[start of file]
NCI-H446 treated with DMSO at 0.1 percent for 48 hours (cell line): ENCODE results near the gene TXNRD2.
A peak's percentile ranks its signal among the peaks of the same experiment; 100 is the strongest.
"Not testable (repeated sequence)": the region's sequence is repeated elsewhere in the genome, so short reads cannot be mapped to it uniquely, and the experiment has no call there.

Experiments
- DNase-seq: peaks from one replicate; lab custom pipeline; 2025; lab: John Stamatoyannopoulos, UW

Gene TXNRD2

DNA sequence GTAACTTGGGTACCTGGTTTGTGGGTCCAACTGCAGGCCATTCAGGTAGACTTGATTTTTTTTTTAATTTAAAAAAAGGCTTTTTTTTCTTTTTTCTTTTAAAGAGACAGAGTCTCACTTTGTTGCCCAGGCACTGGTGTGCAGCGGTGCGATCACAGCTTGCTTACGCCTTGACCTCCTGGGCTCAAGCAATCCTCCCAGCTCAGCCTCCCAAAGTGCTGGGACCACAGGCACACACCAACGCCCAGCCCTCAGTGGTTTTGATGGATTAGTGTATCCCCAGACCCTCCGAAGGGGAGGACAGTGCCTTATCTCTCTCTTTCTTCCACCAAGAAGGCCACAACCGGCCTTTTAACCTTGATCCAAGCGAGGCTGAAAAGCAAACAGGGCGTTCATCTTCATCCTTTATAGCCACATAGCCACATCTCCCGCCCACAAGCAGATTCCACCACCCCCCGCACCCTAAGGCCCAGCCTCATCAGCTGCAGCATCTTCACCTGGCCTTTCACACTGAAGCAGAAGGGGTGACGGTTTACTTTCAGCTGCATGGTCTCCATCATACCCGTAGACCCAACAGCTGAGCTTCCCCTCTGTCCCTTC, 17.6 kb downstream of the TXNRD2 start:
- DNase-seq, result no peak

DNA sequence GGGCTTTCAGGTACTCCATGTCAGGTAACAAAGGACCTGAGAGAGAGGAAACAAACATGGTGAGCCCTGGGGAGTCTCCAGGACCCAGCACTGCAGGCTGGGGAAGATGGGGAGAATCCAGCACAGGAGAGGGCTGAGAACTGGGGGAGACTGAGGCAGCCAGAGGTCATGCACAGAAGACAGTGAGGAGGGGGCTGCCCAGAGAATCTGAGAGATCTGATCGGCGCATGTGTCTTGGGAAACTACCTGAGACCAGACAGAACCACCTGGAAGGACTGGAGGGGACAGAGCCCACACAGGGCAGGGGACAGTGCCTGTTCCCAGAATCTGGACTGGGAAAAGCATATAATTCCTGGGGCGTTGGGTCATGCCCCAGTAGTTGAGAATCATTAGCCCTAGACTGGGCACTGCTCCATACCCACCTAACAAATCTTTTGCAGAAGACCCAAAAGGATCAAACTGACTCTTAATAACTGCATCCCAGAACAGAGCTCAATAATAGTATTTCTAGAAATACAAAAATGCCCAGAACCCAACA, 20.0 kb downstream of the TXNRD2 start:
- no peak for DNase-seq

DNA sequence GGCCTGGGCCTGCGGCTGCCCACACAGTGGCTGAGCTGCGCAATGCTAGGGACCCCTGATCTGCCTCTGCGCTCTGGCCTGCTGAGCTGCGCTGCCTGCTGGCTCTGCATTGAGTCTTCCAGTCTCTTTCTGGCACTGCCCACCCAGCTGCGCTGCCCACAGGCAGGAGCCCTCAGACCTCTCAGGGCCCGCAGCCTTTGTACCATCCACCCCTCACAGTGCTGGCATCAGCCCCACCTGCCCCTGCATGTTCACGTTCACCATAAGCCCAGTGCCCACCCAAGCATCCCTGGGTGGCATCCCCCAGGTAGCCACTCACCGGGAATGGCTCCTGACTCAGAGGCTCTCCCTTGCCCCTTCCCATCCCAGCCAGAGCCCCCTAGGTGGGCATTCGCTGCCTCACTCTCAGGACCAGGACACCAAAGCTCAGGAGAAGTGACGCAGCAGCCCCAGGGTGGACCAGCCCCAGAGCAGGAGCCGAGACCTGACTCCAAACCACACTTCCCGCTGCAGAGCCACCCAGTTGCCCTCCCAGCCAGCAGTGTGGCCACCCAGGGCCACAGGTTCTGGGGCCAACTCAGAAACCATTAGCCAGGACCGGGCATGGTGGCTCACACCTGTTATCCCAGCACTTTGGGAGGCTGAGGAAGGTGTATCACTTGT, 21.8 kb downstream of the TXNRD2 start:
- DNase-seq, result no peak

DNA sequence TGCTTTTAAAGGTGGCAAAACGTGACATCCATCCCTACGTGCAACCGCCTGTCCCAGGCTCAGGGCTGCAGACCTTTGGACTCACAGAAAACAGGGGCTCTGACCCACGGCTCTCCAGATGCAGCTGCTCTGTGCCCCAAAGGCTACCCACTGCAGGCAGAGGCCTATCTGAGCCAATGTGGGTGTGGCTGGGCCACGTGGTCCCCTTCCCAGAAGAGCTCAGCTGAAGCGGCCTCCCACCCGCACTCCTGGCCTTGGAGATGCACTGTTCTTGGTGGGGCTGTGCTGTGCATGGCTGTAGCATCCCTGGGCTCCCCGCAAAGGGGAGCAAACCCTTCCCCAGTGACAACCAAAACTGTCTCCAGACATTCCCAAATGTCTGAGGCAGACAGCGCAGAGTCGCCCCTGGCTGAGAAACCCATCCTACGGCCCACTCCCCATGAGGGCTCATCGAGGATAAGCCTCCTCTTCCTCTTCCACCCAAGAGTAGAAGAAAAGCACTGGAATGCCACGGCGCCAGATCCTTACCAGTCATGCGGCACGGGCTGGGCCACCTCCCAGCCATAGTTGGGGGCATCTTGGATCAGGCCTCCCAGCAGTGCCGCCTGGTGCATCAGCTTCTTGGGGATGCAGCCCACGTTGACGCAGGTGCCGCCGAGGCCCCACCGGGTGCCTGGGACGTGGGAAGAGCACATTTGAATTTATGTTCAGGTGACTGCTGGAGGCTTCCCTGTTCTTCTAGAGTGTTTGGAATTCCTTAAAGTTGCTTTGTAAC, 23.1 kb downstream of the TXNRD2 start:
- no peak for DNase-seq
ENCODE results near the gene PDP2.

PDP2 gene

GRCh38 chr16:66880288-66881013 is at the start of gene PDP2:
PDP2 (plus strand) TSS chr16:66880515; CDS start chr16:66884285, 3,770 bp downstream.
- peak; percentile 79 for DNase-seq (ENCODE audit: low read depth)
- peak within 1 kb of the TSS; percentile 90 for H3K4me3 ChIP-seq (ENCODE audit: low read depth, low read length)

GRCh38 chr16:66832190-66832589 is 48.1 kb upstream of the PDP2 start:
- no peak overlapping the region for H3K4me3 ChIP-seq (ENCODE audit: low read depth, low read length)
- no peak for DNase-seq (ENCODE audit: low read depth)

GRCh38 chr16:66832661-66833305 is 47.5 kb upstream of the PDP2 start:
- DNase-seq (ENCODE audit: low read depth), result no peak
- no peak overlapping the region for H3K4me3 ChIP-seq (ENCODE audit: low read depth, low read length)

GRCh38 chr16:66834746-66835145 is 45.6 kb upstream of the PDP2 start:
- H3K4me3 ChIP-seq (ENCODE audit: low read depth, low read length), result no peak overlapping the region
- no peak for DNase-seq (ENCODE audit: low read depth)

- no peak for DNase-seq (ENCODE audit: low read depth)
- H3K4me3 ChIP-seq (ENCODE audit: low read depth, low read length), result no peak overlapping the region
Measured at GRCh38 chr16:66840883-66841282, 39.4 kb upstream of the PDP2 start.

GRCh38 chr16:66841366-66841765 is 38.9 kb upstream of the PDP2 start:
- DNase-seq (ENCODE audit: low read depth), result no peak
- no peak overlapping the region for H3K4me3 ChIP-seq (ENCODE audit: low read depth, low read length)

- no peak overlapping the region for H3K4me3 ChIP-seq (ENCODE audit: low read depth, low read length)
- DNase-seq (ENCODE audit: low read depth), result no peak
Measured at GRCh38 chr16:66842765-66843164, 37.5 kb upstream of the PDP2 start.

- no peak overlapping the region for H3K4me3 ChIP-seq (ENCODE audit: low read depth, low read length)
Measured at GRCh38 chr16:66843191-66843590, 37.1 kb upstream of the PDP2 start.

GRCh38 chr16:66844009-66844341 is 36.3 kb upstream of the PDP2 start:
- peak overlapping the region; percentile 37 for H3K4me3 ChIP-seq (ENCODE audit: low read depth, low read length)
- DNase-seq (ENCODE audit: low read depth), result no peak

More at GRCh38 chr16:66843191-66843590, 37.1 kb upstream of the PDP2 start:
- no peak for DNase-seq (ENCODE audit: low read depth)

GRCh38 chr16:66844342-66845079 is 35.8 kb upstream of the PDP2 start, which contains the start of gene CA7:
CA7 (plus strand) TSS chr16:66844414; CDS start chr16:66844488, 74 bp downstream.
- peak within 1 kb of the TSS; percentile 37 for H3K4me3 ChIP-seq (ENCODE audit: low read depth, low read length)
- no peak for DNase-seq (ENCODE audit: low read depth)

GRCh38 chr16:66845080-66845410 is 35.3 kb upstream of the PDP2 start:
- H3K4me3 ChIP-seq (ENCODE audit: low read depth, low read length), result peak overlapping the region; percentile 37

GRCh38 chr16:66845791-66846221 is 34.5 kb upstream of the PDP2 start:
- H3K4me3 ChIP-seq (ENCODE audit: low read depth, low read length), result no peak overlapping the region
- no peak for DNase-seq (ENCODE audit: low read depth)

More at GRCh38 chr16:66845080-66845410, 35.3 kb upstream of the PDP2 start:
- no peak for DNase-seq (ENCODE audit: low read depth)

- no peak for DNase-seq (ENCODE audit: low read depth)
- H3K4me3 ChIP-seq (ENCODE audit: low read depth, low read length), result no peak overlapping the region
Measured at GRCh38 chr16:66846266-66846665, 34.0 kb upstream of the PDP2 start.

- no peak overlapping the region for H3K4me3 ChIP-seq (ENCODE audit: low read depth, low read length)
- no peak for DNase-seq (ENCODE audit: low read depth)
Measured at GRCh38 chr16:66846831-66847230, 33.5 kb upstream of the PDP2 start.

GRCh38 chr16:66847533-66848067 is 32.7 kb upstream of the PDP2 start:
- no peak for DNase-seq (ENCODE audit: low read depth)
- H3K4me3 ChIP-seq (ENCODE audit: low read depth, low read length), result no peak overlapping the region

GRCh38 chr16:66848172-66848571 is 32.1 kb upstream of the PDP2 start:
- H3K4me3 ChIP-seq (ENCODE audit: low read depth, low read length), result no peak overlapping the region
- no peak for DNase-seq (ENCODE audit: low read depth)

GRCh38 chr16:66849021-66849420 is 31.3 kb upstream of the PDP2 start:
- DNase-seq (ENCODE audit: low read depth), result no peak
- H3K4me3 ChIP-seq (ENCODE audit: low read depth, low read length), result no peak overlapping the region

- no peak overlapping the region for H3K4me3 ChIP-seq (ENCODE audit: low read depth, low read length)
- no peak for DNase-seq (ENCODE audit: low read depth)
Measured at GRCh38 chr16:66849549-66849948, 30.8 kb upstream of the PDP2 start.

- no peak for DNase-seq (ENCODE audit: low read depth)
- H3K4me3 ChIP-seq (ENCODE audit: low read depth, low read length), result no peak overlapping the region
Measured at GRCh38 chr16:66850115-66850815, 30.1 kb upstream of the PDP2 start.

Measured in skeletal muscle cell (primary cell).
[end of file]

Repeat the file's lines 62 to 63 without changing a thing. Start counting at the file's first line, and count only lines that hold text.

Measured at GRCh38 chr16:66846831-66847230, 33.5 kb upstream of the PDP2 start.

GRCh38 chr16:66847533-66848067 is 32.7 kb upstream of the PDP2 start: